The investigational cancer drug brivanib did not
significantly increase survival for people with hepatocellular carcinoma over
existing standard therapy, researchers reported at the recent Liver Meeting 2012, the 63rd Annual Meeting of the American
Association for the Study of Liver Diseases (AASLD) in Boston. But another drug, tivantinib, did appear beneficial for a subset of
Over years or decades
chronic hepatitis B or C, heavy alcohol
consumption or other causes can
lead to severe liver disease including cirrhosis and hepatocellular carcinoma
(HCC), a form of primary liver cancer. One of the most common cancers worldwide
– especially in Asia – it is often not
detected until advanced stages and is therefore difficult to treat.
The multikinase inhibitor sorafenib (Nexavar) is currently the only drug
shown to extend survival for liver cancer patients who are not eligible for
resection or surgical removal. Like many cancer drugs, however, it can be
difficult to tolerate.
Philip Johnson, from the University of
Birmingham, and an international team of colleagues conducted the phase 3 BRISK-FL trial to evaluate the safety
and efficacy of sorafenib versus brivanib, a selective inhibitor of receptors
for vascular endothelial growth factor and fibroblast growth factor, two
chemical messengers that play a role in liver cancer development. In previous
trials brivanib demonstrated anti-tumour activity, though it did not extend overall survival compared with placebo.
BRISK-FL enrolled 1155 people with advanced HCC
who had received no prior systemic treatment. Most (84%) were men, about
two-thirds were Asian and the median age was 60 years. About 45% had hepatitis
B, about 20% had hepatitis C and about 15% had alcoholic liver disease. More
than 90% were Child-Pugh stage A. Half had distant metastasis, or spread beyond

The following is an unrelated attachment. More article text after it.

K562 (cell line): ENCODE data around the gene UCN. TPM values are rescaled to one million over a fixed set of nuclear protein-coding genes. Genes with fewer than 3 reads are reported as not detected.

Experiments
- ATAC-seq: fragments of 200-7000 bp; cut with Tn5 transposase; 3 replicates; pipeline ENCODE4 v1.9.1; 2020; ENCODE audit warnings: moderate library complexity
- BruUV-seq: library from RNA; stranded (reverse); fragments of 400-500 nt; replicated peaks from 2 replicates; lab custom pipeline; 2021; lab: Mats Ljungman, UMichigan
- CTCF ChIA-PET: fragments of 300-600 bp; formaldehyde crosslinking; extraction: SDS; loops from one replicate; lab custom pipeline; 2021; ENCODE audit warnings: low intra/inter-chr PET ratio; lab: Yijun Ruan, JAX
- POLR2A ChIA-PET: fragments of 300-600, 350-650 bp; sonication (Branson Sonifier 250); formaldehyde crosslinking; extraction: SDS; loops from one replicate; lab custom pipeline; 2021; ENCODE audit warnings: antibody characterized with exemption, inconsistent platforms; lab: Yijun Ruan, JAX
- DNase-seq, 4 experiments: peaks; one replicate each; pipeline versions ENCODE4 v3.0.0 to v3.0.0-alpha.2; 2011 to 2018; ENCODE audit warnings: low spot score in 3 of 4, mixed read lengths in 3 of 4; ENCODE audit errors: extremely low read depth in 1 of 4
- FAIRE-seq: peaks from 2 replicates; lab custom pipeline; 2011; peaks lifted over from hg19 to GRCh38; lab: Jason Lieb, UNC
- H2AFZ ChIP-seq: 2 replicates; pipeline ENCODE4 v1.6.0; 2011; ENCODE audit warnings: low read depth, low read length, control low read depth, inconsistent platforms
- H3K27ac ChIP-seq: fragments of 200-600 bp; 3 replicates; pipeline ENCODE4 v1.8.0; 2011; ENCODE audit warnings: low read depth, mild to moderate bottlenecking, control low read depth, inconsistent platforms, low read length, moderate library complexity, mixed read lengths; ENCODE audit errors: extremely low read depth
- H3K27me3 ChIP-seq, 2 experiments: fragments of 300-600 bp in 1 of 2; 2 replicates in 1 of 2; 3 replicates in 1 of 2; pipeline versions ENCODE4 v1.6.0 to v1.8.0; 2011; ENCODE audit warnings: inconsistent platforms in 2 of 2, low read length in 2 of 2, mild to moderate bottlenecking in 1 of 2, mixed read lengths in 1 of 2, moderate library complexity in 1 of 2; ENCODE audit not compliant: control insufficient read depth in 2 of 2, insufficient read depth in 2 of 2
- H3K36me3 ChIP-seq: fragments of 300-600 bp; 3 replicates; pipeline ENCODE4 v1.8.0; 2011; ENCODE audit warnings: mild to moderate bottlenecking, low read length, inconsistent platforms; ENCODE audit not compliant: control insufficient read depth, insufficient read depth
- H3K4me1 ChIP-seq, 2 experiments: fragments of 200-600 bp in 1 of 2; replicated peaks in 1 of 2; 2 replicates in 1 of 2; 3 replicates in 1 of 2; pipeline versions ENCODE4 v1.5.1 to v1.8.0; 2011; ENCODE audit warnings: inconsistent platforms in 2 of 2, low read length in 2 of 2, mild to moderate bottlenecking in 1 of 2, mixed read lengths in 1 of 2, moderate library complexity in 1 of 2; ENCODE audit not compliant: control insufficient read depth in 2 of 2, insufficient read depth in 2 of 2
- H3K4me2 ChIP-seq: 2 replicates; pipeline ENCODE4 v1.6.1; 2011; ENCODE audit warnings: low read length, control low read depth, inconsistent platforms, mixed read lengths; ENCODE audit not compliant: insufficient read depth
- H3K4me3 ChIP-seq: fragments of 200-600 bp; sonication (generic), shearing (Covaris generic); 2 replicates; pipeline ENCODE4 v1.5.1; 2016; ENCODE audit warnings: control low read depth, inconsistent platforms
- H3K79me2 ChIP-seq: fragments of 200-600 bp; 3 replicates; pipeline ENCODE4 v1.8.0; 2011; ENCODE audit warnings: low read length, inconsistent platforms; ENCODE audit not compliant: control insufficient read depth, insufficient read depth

the liver, and just over one-quarter had regional lymph node metastasis.
Participants were randomly assigned to receive
800mg oral brivanib or 400mg oral sorafenib, both twice daily. They were
followed until they experienced disease progression or unacceptable toxicity.
The researchers looked at overall survival as a primary endpoint, as well as
time to progression, objective response rate, disease control rate and quality
The median duration of treatment was 3.2 months
in the brivanib arm and 4.1 months in the sorafenib arm. Median overall survival
was 9.5 months in the brivanib arm compared with 9.9 months in the sorafenib
arm, not a statistically significant difference. No significant survival
differences were seen in subgroups based on geographic region, cause of HCC or
The median time to progression was 4.2 months in
the brivanib arm compared with 4.1 months in the sorafenib arm, again not a
significant difference. Less than 1% of people in the both treatment groups
experienced complete response. Partial response was seen in 12% of patients in
the brivanib arm and 8% in the sorafenib arm. About half of participants in
both arms (54 vs 56%, respectively) had stable disease, whilst disease
progression occurred in 16 and 24%, respectively.
Objective response rates as reported by patients
were 12% in the brivanib arm and 9% in the sorafenib arm, a difference that fell
just short of statistical significance; 46% of brivanib recipients and 53% of
sorafenib recipients discontinued the study early due to disease progression.
Both brivanib and sorafenib were difficult to
tolerate, with more that half of patients in both arms experiencing serious
adverse events (59 vs 52%, respectively. Rates of adverse events leading to
treatment discontinuation were 43 and 33%, respectively. Most deaths during
the study were due to cancer progression; 1.6 vs 0.3%, respectively, in the
two treatment arms were attributed to drug toxicity.
Loss of appetite, fatigue, nausea, vomiting,
high blood pressure and low blood sodium were at least 10% more common in the
brivanib arm, whilst hair loss, rash and hand or foot skin reactions were more
common in the sorafenib arm. Patients' quality of life declined considerably in
both arms by week 12 of treatment, slightly but significantly more so in the brivanib arm.
Based on these findings the researchers
concluded: "The primary endpoint of non-inferiority in overall survival
for brivanib vs sorafenib was not met." However, they added,
"Brivanib had antitumour activity similar to sorafenib", based on
time to progression, objective response rate and disease control rate. "Brivanib
had an acceptable safety profile" but was "generally less
well-tolerated than sorafenib".
At a conference overview for the media, AASLD
president Guadalupe Garcia-Tsao
said that, since brivanib showed no improvement in survival over sorafenib but
was less well-tolerated, "sorafenib will continue to be the standard of
care for these patients".